Abstract: This Note examines the recent conviction of U.S. citizen Tarek Mehanna for providing material support for terrorism. Mehanna was convicted of providing material support for terrorism not because he posed an immediate threat, but rather because he translated al Qaeda propaganda into English. This Note argues that the 2010 U.S. Supreme Court case Holder v. Humanitarian Law Project provides inadequate guidance for when speech made in support of terror is punishable, and that the Court’s deference to the political branches will have a deleterious impact on free speech rights. This Note further argues that speech like Mehanna’s should be evaluated using an incitement standard developed specifically for material support cases. This proposed standard will allow courts to strike a proper balance between free speech rights and national security.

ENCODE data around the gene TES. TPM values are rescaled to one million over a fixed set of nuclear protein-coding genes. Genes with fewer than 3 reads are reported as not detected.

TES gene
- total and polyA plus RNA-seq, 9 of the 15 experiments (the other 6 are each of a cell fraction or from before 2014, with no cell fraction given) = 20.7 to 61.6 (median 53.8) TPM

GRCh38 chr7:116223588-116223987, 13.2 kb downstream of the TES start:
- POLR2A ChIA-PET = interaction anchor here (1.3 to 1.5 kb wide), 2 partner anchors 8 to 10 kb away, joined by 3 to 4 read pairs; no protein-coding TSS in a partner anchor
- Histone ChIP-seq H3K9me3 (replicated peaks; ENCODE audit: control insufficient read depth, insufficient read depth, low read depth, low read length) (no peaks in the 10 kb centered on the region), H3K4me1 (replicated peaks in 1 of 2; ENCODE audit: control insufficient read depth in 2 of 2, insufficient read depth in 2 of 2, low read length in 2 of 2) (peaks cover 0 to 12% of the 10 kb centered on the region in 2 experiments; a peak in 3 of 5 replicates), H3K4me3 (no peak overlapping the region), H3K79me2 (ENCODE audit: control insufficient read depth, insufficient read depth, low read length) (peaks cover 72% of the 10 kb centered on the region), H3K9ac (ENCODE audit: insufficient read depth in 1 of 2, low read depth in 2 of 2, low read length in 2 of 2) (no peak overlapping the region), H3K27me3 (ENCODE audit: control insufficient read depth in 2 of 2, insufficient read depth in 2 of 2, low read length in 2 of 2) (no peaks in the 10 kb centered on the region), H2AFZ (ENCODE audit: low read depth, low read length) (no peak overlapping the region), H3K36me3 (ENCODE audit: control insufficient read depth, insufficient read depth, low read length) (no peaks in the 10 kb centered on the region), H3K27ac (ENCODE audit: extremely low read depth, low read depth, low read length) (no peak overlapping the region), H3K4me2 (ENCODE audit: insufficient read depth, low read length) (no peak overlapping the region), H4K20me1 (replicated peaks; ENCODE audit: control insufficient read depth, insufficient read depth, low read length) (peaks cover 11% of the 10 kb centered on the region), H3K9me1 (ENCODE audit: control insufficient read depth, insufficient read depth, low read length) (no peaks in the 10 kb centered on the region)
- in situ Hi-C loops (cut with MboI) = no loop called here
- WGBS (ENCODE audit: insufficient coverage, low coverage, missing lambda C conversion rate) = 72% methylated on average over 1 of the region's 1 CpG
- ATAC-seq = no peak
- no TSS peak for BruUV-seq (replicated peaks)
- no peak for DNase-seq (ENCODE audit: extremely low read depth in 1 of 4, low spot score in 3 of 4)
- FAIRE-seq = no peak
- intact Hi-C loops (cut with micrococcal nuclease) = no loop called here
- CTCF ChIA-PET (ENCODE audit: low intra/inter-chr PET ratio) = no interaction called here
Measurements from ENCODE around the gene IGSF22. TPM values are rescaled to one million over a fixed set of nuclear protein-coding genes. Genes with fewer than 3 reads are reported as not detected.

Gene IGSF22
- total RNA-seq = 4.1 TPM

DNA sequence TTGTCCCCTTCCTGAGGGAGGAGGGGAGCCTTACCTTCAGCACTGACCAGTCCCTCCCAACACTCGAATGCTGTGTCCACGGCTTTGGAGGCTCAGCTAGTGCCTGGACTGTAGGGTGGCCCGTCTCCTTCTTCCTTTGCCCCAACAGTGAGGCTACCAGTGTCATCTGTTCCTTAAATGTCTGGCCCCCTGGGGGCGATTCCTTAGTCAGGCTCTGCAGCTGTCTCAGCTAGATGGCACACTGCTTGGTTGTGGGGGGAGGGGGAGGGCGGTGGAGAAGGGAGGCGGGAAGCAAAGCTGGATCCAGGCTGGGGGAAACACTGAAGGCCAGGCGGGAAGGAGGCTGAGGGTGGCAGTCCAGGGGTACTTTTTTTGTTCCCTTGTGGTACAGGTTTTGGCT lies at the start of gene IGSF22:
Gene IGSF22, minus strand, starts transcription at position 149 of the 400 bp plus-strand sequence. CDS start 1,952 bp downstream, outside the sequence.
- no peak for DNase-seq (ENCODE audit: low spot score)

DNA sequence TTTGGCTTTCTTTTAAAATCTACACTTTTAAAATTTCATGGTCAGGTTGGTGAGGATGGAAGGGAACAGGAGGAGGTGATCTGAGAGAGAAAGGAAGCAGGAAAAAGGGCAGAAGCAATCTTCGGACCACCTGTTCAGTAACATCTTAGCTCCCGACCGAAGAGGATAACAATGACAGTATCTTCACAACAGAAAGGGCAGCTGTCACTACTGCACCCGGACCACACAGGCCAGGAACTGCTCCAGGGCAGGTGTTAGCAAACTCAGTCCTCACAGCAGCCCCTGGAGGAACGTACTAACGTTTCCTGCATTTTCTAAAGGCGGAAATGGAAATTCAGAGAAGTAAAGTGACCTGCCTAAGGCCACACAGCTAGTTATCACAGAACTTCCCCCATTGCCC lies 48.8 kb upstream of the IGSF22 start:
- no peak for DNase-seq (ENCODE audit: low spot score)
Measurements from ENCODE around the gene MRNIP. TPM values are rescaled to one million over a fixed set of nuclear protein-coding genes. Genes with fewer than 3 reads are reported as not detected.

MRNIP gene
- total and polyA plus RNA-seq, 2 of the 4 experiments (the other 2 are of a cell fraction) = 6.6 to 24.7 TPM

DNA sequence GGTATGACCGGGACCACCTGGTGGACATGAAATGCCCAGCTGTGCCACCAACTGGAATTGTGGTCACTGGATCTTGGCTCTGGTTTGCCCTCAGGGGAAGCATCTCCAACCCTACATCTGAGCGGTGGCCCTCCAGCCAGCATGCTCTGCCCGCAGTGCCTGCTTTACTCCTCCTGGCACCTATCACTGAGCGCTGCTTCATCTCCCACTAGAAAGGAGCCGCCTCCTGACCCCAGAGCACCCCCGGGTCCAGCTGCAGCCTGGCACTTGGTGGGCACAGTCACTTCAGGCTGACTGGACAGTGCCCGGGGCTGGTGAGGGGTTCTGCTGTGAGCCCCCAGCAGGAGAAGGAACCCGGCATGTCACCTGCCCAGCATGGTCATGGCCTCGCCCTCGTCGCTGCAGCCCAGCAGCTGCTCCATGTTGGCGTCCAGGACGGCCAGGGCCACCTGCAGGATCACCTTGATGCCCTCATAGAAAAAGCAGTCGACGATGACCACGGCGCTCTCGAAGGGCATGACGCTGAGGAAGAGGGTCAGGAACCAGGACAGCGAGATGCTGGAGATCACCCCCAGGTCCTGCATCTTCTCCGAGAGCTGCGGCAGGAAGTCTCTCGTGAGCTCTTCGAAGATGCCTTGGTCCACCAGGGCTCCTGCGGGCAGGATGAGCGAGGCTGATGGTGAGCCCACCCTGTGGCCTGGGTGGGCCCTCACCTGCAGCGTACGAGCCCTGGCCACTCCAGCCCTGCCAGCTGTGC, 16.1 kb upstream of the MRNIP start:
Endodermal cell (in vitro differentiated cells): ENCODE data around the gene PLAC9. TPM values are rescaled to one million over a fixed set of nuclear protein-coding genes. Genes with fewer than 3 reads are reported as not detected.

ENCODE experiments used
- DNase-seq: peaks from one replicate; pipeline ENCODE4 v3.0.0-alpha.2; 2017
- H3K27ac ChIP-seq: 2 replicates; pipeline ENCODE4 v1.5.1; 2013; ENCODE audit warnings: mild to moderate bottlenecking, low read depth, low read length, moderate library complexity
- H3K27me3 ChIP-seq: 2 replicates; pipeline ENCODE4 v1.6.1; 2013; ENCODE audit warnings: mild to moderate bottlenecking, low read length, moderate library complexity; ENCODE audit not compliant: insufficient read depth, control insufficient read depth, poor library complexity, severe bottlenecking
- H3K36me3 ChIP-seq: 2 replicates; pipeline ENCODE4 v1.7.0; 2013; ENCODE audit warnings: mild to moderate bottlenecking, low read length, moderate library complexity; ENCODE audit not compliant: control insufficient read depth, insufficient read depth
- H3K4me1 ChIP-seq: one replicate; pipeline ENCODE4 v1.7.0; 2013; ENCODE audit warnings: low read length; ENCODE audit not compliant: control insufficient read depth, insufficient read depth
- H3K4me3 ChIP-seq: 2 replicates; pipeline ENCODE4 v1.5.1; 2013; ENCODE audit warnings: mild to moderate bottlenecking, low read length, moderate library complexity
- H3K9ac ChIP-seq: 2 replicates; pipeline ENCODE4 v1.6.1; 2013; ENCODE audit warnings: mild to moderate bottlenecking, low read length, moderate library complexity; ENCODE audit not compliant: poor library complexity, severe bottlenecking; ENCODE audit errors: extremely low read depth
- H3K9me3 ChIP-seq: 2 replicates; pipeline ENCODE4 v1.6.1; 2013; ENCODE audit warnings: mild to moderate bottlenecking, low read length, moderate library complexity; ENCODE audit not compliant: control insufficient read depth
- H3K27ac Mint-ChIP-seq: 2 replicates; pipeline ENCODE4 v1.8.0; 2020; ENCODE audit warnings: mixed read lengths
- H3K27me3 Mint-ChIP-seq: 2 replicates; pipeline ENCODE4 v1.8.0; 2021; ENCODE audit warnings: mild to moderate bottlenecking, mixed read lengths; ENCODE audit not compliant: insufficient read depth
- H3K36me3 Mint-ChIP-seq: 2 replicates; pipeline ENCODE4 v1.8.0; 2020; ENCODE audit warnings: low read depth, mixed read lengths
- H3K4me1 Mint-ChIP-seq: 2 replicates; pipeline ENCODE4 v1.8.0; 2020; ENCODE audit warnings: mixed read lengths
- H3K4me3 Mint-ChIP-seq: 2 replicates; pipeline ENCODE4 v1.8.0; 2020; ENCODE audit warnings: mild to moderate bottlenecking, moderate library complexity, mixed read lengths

BCLR Releases Vol. LIV No. 2
Boston College Law Review is pleased to announce the publication of our March 2013 issue. • Jeremy Waldron, Separation of […]
BCLR Elects New Board of Editors
On March 22, 2013, the membership of the Boston College Law Review elected a new Board of Editors for the […]
BCLR Editors Win Student Writing Competitions
Two members of the Boston College Law Review‘s Executive Board, Laura Kaplan and Michael Palmisciano, recently won national writing competitions […]